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Have you ever had a terrible experience at a restaurant and immediately turned to their Yelp page to let everyone know how you feel? The world should know if your food was cold, the waiter was cranky and you got food poisoning, right? You’re doing the whole online community a favor. Now no one else will have to endure the same experience. You’re a hero. You might also be a hero who’s about to be sued.

Online reviews can be a great way to know what you’re getting into before you buy a product or eat somewhere new. Reviews are some of the internet’s best crowd sourcing where we all help each other find the best places and products and save each other time and energy. Negative reviews are part of that. When they’re justified, that is. If you give a place you don’t like a nasty or unfounded review that costs them business or makes them look bad, they might not just sit there and take it. They might retaliate.

There have been countless lawsuits over the past several years where companies have sued individuals who posted negative reviews online for defamation or libel. These suits can cost individuals huge amounts of money in legal fees or compensation and go on for years. That’s why you need to be incredibly careful any time you review something online. An honest review can be helpful to other potential customers, but word it the wrong way and you could be on the hook for wrongfully lowering a business’s esteem. So how do you craft a negative review so you don’t get sued?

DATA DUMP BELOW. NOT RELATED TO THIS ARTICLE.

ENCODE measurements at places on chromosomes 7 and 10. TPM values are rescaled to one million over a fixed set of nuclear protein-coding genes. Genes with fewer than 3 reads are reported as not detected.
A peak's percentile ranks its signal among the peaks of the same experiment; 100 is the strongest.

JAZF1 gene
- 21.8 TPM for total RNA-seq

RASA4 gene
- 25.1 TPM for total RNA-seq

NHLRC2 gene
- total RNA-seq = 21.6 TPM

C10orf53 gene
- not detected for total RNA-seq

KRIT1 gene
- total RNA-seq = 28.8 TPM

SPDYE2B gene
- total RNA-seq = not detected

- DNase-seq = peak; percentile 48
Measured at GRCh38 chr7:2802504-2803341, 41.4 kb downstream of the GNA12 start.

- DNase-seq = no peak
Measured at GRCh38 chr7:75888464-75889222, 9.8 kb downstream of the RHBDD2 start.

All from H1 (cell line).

1. Wait 24 hours

A sure-fire way to not get sued is to not post at all. Wait a full day before you review something online. And no, writing up a rage-fueled post and then waiting to send it does not count as waiting 24 hours. Write your review once you’re in a calmer state and take the time to re-read it and edit. Also show it to other people so you can get a sense of how it comes across.

2. Deal with it personally

Before you write a public review, consider dealing with your problem with the business directly. Send an email or call the establishment to talk to someone about your experience. That way they might be able to fix the problem, rather than just lose business because you wrote about it. You also might be rewarded with some compensation for your troubles (which is infinitely better than a lawsuit).

3. Talk about the service, not the server

If you’ve decided the only way to get on with your life is to write a public review, be very careful about what you’re reviewing. Don’t attack anyone personally, even if you’re upset with how you were treated by a staff member. No one likes to be personally attacked and that’s sure to get people angry. Angry enough to sue you. You can say you weren’t pleased with the service, but you can’t name names.

4. Write a fact-based opinion

Your key defenses if you’re being sued are that what you wrote was truthful or ‘fair comment.’ That means that you need to be accurate with what you report (don’t embellish) and be clear that what you’re stating is your opinion. Make sure that any claims you make can be backed up with hard proof (i.e. pictures, email chains, receipts, etc.).

5. Own your words

Anonymity won’t help you here. If you write a defamatory review and the business chooses to sue you, there are ways for them to request the IP address of the commenter and find you even if you didn’t use your name. Make sure that everything you write is something you’re okay with being associated with your real identity.

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